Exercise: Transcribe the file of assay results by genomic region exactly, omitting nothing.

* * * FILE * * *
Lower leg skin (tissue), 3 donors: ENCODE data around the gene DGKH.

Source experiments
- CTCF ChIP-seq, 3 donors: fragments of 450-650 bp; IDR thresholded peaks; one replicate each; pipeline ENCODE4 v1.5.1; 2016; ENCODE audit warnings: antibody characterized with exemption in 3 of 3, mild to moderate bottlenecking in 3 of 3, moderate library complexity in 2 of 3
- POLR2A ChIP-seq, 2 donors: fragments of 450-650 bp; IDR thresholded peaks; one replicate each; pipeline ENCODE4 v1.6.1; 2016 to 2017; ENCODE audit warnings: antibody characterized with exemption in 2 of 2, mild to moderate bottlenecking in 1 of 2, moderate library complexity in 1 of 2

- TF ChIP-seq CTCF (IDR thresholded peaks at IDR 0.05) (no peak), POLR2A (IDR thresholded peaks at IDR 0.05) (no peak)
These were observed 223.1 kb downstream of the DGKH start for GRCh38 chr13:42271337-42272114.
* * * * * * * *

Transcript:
Lower leg skin (tissue), 3 donors: ENCODE data around the gene DGKH.

Source experiments
- CTCF ChIP-seq, 3 donors: fragments of 450-650 bp; IDR thresholded peaks; one replicate each; pipeline ENCODE4 v1.5.1; 2016; ENCODE audit warnings: antibody characterized with exemption in 3 of 3, mild to moderate bottlenecking in 3 of 3, moderate library complexity in 2 of 3
- POLR2A ChIP-seq, 2 donors: fragments of 450-650 bp; IDR thresholded peaks; one replicate each; pipeline ENCODE4 v1.6.1; 2016 to 2017; ENCODE audit warnings: antibody characterized with exemption in 2 of 2, mild to moderate bottlenecking in 1 of 2, moderate library complexity in 1 of 2

- TF ChIP-seq CTCF (IDR thresholded peaks at IDR 0.05) (no peak), POLR2A (IDR thresholded peaks at IDR 0.05) (no peak)
These were observed 223.1 kb downstream of the DGKH start for GRCh38 chr13:42271337-42272114.